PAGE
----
It’s popular to think of hearing loss as an inescapable problem connected with aging, or, more recently, as a consequence of the younger generation’s routine use of iPods. But the numbers indicate that the greater problem may be exposure to loud noise at work.
In the United States, 22 million workers are exposed to potentially damaging noise, and an estimated 242 million dollars is expended yearly on worker’s compensation claims for hearing loss, according to the National Institute for Occupational Safety and Health (NIOSH).
What’s more is that higher rates of hearing loss are found in progressively noisier professions, suggesting that direct exposure to sounds above a certain level progressively increases your risk for developing noise-induced hearing loss later in your life.
How loud is too loud?
A study carried out by Audicus revealed that, of those who were not exposed to work-related noise levels over 90 decibels, only 9 percent suffered from noise-induced hearing loss at age 50. In comparison, construction workers, who are repeatedly subjected to sound levels as high as 120 decibels, suffered from noise-induced hearing loss at the age of 50 at a rate of 60 percent!
It seems that 85-90 decibels is the threshold for safe sound volumes, but that’s not the complete story: the decibel scale is logarithmic, not linear. That means that as you increase the decibel level by 3 decibels, the sound level approximately doubles. So 160 decibels is not two times as loud as 80—it’s about 26 times louder!
Here’s how it breaks down: a decibel level of 0 is scarcely noticeable, regular conversation is about 60 decibels, the ceiling for safety is 85-90 decibels, and the death of hearing cells occurs at 180 decibels. It’s the area between 85 and 180 that leads to noise-induced hearing loss, and as would be predicted, the vocations with increasingly louder decibel levels have increasingly higher rates of hearing loss.
Hearing loss by occupation
As the following table displays, as the decibel levels correlated with each profession increase, hearing loss rates increase as well:
|Occupation||Decibel level||Incidence rates of hearing loss at age 50|
|No noise exposure||Less than 90 decibels||9%|
Any occupation with decibel levels above 90 places its personnel at risk for hearing loss, and this includes rock musicians (110 dB), nightclub staff (110 dB), Formula One drivers (135 dB), airport ground staff (140 dB), and shooting range marshalls (140 dB). In every instance, as the decibel level increases, the risk of noise-induced hearing loss rises with it.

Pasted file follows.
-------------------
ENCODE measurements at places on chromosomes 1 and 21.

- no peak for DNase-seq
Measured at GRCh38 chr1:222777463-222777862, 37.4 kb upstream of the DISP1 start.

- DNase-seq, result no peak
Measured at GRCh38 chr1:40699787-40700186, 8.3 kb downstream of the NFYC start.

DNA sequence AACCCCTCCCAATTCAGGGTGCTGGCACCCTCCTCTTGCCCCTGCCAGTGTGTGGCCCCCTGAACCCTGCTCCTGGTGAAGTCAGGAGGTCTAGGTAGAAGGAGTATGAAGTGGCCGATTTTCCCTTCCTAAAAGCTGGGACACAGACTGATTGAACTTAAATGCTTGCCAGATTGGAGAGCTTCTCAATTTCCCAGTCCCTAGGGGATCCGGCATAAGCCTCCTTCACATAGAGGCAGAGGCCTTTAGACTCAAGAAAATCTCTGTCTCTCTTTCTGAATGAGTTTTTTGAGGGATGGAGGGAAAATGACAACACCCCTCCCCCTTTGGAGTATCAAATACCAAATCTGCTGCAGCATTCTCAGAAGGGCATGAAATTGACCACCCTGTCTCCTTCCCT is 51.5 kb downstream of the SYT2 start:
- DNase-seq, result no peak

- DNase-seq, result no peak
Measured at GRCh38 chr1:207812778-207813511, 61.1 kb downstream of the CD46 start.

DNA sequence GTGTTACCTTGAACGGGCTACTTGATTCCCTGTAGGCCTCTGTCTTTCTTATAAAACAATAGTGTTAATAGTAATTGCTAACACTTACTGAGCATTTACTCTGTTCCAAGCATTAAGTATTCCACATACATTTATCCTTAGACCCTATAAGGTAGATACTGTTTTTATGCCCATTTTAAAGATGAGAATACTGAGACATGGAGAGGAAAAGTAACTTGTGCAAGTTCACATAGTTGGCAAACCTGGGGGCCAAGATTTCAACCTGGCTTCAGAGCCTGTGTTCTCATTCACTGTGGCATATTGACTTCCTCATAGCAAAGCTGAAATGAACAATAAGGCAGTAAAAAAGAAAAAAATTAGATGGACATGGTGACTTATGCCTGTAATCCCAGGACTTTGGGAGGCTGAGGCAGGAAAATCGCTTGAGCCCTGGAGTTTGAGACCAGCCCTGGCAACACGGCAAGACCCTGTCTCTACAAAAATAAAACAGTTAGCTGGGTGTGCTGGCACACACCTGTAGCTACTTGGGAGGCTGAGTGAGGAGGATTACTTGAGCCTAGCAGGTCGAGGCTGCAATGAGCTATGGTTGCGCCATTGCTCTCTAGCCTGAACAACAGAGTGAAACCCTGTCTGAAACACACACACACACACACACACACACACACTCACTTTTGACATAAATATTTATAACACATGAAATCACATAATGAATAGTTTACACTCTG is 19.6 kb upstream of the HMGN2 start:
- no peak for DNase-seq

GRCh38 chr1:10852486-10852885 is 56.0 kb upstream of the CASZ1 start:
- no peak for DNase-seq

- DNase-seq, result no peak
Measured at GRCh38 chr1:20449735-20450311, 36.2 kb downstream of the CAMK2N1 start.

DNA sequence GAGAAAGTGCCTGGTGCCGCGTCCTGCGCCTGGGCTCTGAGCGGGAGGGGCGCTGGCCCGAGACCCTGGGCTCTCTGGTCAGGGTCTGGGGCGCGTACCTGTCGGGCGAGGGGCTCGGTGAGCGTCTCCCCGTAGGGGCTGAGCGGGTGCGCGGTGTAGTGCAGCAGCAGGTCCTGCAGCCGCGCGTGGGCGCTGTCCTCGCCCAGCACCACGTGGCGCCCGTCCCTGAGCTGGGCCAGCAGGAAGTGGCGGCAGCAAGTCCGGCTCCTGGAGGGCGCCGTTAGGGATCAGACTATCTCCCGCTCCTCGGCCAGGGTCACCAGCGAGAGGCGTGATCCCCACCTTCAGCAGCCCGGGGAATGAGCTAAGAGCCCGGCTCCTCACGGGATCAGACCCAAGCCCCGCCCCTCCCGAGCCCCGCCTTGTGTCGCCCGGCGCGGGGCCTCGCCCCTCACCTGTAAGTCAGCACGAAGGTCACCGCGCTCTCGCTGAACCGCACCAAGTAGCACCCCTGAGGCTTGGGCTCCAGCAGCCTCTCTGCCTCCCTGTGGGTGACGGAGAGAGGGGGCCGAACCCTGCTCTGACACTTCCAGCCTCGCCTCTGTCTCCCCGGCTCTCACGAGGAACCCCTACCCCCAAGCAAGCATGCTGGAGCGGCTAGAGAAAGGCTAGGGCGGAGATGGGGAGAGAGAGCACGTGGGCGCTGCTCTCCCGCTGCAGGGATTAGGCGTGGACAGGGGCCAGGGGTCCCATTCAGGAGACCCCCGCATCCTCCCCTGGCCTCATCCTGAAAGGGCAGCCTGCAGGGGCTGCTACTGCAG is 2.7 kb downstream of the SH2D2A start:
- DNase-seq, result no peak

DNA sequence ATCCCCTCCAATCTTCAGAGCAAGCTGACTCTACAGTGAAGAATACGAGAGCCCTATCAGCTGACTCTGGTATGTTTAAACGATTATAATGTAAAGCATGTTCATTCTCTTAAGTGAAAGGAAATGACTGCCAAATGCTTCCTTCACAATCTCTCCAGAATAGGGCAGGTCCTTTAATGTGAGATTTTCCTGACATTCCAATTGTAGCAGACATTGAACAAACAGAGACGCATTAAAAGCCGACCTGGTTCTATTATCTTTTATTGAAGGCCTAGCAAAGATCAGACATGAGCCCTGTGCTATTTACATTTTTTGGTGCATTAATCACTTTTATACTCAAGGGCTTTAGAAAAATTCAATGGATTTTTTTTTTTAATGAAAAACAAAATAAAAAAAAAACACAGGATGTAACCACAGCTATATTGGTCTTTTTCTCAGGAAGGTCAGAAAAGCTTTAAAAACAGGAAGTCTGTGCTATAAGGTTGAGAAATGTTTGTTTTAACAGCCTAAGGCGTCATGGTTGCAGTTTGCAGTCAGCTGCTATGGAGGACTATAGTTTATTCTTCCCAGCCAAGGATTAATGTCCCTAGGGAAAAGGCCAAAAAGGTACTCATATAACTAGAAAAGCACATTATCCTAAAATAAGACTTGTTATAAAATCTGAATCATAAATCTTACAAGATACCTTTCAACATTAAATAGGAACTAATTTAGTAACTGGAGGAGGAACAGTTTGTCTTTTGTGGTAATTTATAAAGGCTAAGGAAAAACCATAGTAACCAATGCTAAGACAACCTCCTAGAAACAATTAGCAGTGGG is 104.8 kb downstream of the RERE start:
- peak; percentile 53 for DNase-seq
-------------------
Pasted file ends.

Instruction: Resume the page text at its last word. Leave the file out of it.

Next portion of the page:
Protecting your hearing
A recent US study on the prevalence of hearing loss in farming discovered that 92 percent of the US farmers surveyed were exposed to harmful noise levels, but that only 44 percent claimed to use hearing protection equipment on a per day basis. Factory workers, on the other hand, tend to adhere to more rigid hearing protection regulations, which may explain why the incidence rate of hearing loss is moderately lower in manufacturing than it is in farming, despite being exposed to similar decibel levels.
All of the data point to one thing: the significance of protecting your hearing. If you work in a high-risk job, you need to take the right precautionary measures. If staying away from the noise is not an alternative, you need to find ways to reduce the noise levels (best achieved with custom earplugs), in addition to making sure that you take recurrent rest breaks for your ears. Limiting both the sound volume and exposure time will minimize your chances of developing noise-induced hearing loss.
If you would like to explore a hearing protection plan for your unique circumstances or job, give us a call. As hearing instrument specialists, we can provide individualized solutions to best protect your hearing at work. We also offer custom earplugs that, in addition to defending your hearing, are comfortable to wear and can maintain the natural quality of sound (in contrast to the muffled sound you hear with foam earplugs).